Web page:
By: Anne McGuire
MARCH 24, 2017
“We follow One who wept…”
In C.S. Lewis’s The Four Loves, we recall that, in addition to physical anguish, Jesus also experienced heartbreak. How consoling it is that He doesn’t simply know aboutour pain, as if He were merely observing it from a distance. Jesus chose to enter fully into our humanity in every way (except sin), including the experience of immense suffering. Through this, we see that His love is characterized by deep compassion—a word rooted in the Latin for “suffer with.” Out of love, Jesus suffers with us.
In times of trial, we see more clearly our need for God and each other. And although society often views dependence negatively, in His humanity, Jesus shows us this need as something to embrace. During his agony in the garden of Gethsemane, He turned to His friends for support: “My soul is sorrowful even to death. Remain here and keep watch with me” (Matthew 26:38).
So too, we can turn to God and others. In times of suffering, we may feel almost paralyzed: the thought of moving—physically, spiritually, mentally, or emotionally—can seem impossible. At these times, more than ever, we need to let ourselves be carried by others’ support.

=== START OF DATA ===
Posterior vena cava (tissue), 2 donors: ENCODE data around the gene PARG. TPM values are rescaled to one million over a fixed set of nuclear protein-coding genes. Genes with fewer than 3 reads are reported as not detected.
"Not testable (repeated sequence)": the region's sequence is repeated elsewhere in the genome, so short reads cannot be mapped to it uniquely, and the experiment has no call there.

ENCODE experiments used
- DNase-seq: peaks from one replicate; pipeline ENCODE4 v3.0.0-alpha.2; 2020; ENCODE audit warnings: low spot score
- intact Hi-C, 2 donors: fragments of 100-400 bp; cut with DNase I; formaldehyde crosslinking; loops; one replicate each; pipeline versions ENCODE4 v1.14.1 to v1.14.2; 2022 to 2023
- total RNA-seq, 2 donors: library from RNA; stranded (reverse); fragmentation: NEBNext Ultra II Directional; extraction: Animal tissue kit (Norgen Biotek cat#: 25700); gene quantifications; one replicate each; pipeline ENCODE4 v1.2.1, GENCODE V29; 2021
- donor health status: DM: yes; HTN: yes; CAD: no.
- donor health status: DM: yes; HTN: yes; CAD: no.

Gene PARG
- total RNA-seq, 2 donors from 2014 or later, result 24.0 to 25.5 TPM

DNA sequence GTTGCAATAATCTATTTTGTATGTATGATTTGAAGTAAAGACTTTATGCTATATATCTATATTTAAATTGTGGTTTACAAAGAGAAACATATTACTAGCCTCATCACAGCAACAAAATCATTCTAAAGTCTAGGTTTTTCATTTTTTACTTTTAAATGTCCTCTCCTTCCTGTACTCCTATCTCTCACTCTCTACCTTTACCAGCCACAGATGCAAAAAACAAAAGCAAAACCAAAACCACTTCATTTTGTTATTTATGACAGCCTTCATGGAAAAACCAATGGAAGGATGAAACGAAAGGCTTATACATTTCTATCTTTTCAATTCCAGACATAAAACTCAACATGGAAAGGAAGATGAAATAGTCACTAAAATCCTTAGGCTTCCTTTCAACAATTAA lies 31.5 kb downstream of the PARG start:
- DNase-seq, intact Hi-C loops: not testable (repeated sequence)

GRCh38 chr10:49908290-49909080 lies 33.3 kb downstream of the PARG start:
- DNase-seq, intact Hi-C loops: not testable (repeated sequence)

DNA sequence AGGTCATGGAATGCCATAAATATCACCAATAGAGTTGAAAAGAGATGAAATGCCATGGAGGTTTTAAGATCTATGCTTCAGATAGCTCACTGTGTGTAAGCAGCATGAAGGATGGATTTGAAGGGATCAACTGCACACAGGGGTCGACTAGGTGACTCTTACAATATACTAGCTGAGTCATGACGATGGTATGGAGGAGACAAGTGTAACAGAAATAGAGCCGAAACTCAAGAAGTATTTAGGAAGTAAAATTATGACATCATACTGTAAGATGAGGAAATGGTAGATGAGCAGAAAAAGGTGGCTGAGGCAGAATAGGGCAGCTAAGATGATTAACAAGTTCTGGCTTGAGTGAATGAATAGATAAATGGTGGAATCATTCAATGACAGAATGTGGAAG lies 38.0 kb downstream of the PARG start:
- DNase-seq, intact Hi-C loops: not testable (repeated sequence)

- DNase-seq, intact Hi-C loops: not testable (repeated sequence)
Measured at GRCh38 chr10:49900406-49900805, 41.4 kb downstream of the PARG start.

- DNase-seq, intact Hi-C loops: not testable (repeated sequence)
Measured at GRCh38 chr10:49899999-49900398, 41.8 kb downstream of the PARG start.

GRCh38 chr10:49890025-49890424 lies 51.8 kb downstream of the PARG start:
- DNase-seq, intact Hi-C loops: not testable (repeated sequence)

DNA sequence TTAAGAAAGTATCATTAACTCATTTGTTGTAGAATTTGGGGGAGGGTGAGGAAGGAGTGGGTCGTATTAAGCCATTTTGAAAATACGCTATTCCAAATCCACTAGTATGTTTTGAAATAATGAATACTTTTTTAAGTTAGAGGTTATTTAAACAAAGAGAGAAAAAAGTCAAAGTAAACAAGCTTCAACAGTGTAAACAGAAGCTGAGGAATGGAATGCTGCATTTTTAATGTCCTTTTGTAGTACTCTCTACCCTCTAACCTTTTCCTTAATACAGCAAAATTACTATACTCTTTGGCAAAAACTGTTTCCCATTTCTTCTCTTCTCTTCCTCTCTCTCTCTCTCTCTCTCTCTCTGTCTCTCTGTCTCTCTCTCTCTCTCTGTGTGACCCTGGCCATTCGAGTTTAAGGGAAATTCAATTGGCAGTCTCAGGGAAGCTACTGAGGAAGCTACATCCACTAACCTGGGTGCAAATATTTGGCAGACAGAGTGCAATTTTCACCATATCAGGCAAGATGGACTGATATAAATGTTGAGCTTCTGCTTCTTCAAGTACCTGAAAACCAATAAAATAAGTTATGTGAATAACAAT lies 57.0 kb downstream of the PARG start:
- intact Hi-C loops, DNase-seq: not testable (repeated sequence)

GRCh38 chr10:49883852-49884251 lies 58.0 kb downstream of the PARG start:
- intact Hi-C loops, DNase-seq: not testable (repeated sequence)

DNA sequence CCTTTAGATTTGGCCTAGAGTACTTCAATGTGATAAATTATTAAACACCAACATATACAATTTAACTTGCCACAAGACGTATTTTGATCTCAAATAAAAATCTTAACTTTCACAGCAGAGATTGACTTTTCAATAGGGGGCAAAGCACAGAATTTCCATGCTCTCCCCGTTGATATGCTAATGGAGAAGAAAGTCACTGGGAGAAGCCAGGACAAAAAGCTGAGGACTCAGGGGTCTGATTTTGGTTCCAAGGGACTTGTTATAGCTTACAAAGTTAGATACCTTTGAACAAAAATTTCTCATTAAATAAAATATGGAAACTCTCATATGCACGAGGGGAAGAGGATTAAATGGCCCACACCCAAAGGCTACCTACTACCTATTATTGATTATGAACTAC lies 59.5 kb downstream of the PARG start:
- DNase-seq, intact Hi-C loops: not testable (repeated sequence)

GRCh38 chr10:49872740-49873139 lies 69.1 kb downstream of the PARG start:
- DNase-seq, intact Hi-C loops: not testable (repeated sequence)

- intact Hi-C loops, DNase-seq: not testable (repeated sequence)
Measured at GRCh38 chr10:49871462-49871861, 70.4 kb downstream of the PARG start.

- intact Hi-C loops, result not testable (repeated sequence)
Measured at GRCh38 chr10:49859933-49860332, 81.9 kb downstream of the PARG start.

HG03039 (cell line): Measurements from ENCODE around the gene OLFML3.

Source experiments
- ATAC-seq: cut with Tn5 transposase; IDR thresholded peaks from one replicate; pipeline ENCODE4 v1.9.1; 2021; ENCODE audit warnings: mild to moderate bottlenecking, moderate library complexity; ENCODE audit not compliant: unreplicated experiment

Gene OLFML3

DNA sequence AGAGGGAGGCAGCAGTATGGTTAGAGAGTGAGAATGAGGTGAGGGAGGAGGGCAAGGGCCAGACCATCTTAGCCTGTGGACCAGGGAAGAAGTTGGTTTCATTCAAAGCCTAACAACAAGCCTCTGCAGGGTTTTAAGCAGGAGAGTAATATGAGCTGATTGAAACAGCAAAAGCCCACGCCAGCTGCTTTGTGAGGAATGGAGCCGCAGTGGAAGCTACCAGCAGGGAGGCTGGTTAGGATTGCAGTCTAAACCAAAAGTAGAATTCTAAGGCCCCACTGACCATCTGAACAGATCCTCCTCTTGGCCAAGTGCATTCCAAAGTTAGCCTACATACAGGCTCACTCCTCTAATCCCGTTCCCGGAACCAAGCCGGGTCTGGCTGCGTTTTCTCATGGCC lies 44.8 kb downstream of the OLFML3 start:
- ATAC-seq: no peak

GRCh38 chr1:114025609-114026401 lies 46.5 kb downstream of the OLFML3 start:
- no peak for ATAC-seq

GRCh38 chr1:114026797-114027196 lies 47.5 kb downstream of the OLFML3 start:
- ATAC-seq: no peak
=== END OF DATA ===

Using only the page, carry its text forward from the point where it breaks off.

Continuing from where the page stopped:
Jesus’s request to “keep watch” with Him also calls us to stay awake and be watchful over others who are suffering. He wants to show His love for each person through the ways in which we care for each other. We see examples both of letting ourselves be carried and of proactively caring for others in the story of Jesus healing the man with paralysis.
In Mark’s gospel, a paralyzed man was carried to Jesus by his friends. But Jesus was preaching to such a large crowd that there was no room for them, “even around the door” (Mark 2:2). Rather than abandon hope, the men broke through the roof above Jesus and lowered their friend down to Him.
Whatever the sufferings in our lives, we need to help carry each other to Christ, the ultimate healer, so He might cure us in every way. In his apostolic letter On the Christian Meaning of Human Suffering, Saint John Paul II offers a reminder of “how essential it is, for the eternal life of every individual, to ‘stop,’ as the Good Samaritan did, at the suffering of one’s neighbor, to have ‘compassion’ for that suffering, and to give some help.”
Through the support of others, we can ask for and receive Christ’s healing love. And in turn, we can offer that love to others.
Although it doesn’t take away our pain, Saint John Paul II also offers hope: “The mystery of the Redemption of the world is in an amazing way rooted in suffering, and this suffering in turn finds in the mystery of the Redemption its supreme and surest point of reference.”
Good Friday is not the end of the story.
Anne McGuire is Assistant Director of Education and Outreach for the USCCB Secretariat of Pro-Life Activities. Visit www.usccb.org/respectlife for the bishops’ Respect Life materials on the theme “Moved by Mercy